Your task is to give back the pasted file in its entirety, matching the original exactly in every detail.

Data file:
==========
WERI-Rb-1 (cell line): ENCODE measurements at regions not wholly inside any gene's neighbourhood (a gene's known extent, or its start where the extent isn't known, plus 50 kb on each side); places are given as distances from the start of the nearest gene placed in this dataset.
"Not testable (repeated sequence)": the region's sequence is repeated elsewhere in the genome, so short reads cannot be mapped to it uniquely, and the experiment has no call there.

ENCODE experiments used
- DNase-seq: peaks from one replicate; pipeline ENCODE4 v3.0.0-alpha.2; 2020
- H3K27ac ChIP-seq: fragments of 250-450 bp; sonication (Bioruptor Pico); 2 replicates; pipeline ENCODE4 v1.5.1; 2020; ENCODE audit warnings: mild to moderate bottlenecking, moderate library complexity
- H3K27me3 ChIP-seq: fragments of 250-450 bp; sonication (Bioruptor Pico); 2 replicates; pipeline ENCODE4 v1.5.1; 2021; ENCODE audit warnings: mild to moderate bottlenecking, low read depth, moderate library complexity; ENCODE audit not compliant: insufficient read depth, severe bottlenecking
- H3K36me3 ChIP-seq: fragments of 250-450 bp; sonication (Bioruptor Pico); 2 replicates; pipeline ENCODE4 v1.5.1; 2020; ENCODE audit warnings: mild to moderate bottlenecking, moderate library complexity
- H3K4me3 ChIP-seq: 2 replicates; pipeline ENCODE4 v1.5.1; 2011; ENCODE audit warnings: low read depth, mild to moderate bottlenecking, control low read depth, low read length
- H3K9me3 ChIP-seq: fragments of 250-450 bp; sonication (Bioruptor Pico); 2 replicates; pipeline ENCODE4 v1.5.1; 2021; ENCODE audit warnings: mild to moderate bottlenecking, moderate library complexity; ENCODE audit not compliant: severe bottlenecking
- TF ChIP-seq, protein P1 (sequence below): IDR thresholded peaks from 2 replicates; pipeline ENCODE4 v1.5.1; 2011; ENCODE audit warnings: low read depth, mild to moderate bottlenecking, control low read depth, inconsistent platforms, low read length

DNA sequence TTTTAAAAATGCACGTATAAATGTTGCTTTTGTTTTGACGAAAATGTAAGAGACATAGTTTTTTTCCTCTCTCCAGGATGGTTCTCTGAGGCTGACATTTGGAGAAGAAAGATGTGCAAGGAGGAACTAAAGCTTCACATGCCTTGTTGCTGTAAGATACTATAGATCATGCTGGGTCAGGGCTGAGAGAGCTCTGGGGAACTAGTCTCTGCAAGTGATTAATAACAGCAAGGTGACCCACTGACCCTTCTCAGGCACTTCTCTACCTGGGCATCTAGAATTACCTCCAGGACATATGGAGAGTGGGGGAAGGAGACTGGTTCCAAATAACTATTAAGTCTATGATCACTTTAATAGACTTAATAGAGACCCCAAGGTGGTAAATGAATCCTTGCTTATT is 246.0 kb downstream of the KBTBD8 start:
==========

WERI-Rb-1 (cell line): ENCODE measurements at regions not wholly inside any gene's neighbourhood (a gene's known extent, or its start where the extent isn't known, plus 50 kb on each side); places are given as distances from the start of the nearest gene placed in this dataset.
"Not testable (repeated sequence)": the region's sequence is repeated elsewhere in the genome, so short reads cannot be mapped to it uniquely, and the experiment has no call there.

ENCODE experiments used
- DNase-seq: peaks from one replicate; pipeline ENCODE4 v3.0.0-alpha.2; 2020
- H3K27ac ChIP-seq: fragments of 250-450 bp; sonication (Bioruptor Pico); 2 replicates; pipeline ENCODE4 v1.5.1; 2020; ENCODE audit warnings: mild to moderate bottlenecking, moderate library complexity
- H3K27me3 ChIP-seq: fragments of 250-450 bp; sonication (Bioruptor Pico); 2 replicates; pipeline ENCODE4 v1.5.1; 2021; ENCODE audit warnings: mild to moderate bottlenecking, low read depth, moderate library complexity; ENCODE audit not compliant: insufficient read depth, severe bottlenecking
- H3K36me3 ChIP-seq: fragments of 250-450 bp; sonication (Bioruptor Pico); 2 replicates; pipeline ENCODE4 v1.5.1; 2020; ENCODE audit warnings: mild to moderate bottlenecking, moderate library complexity
- H3K4me3 ChIP-seq: 2 replicates; pipeline ENCODE4 v1.5.1; 2011; ENCODE audit warnings: low read depth, mild to moderate bottlenecking, control low read depth, low read length
- H3K9me3 ChIP-seq: fragments of 250-450 bp; sonication (Bioruptor Pico); 2 replicates; pipeline ENCODE4 v1.5.1; 2021; ENCODE audit warnings: mild to moderate bottlenecking, moderate library complexity; ENCODE audit not compliant: severe bottlenecking
- TF ChIP-seq, protein P1 (sequence below): IDR thresholded peaks from 2 replicates; pipeline ENCODE4 v1.5.1; 2011; ENCODE audit warnings: low read depth, mild to moderate bottlenecking, control low read depth, inconsistent platforms, low read length

DNA sequence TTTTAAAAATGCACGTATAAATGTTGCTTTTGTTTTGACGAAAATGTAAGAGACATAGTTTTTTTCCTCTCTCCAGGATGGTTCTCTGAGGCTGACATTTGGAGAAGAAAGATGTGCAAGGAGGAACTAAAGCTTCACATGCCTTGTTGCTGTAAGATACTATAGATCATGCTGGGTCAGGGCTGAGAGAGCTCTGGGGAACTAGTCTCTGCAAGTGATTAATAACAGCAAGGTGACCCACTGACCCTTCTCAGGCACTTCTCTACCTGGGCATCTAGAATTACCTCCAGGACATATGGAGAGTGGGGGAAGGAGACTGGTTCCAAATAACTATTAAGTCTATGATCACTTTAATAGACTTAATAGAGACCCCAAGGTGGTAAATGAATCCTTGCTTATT is 246.0 kb downstream of the KBTBD8 start: